By Vanessa Zimmer
Francisca Alegría’s poignant debut feature film, The Cow Who Sang a Song Into the Future, explores the secret landscapes of family relationships, the sensitivity of our environment, and the possibility of resurrection and healing — all set against a chorus of aquatic and bovine voices.
Premiering Sunday at the Sundance Film Festival, this story of magical realism directed and co-written by Alegría, and set in her native Chile, was received warmly by its online audience. As someone named Bill wrote in the chat section of the Q&A following the film: “Exceptional work! Thank you for breathing this work to existence.”
In the opening scene, the long-dead Magdalena rises from the waters of the Cruces River, where it is said she deliberately drove her motorcycle and drowned many years before. The same river is now depositing dying fish on its banks. There is evidence the fish and other animals are being affected by the discharge from a cellulose plant — an environmental disaster that is being ignored by the authorities, much as Magdalena’s daughter Cecilia is ignoring the turmoil of her eldest child.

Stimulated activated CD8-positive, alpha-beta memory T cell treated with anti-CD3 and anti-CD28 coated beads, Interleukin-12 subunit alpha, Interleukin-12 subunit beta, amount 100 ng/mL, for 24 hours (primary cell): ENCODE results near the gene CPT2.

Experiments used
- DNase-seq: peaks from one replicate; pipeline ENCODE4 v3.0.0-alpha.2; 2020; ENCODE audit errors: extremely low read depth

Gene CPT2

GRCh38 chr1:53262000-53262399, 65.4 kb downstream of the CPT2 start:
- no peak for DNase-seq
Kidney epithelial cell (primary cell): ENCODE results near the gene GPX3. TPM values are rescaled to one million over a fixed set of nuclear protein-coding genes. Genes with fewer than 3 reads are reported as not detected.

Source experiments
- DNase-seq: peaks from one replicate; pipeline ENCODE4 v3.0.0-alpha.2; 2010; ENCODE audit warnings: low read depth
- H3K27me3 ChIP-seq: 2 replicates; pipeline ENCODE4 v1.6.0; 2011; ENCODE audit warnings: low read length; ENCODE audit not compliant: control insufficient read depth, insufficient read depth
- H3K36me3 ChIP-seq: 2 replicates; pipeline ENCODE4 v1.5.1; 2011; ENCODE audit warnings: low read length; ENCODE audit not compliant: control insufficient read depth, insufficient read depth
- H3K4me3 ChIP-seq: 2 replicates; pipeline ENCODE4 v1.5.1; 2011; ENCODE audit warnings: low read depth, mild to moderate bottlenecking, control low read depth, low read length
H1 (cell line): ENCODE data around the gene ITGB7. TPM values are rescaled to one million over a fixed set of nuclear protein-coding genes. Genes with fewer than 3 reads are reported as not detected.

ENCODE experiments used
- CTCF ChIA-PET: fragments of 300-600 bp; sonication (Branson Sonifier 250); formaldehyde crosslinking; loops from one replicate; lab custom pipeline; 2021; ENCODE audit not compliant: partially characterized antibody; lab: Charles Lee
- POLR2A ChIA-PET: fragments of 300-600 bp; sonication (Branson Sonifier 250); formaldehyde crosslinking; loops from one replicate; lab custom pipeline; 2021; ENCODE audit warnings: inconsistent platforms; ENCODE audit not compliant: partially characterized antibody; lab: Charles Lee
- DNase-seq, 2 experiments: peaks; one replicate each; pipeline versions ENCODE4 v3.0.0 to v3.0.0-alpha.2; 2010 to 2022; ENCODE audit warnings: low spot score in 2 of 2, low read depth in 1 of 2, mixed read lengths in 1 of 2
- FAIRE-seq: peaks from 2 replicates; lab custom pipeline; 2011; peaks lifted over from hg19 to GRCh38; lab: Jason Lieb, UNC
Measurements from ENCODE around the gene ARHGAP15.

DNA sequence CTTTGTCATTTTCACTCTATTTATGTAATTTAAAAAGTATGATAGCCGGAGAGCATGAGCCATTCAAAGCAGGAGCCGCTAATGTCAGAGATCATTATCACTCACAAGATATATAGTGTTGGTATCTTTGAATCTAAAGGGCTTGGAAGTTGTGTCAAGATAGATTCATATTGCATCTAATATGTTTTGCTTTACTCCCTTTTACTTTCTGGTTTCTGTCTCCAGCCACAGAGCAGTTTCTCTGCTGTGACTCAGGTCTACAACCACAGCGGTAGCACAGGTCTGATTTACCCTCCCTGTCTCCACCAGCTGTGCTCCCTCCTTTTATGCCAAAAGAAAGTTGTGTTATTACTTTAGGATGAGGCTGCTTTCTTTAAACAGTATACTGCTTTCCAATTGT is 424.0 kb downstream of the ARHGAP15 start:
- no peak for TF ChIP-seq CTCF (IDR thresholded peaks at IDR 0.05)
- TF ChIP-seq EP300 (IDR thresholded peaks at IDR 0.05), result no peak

A busy surgeon in the city, Cecilia is angry that her oldest child, the one she knows as Tomás, identifies as a woman. As long as the teenager is in her house, she yells, “You are still my son.”
When word comes that her father, Enrique, has suffered a heart attack, the single mother packs up Tomás and youngest child Alma and heads back to the family’s dairy farm, now being run by her older brother, Bernardo.
Meanwhile, Magdalena wanders the countryside, where the fish sing songs of dying and the dairy cows lament being separated from their children. Magdalena does not speak, but she expresses a range of emotions without words as she seeks to heal her wounded family. Alegría applauded an audience member who pointed out Magdalena’s silence. “We waste words so much,” she said.
Leonor Varela (Cecilia) and Mia Maestro (Magdalena) met Alegría when she was workshopping her script at a Sundance Institute lab. With only a few pages of script written, their two characters were already well-drawn, said Maestro. “The soul and the spirit of these characters were there,” she marveled. And Varela experienced a “very strong déjà vu,” a feeling that she had read the script before. It was a feeling that deepened over the four years the script was being developed, she said.
All three women were deeply committed to the project, as was co-producer Alejandra García. “The spirit of this film blessed all of us,” she said.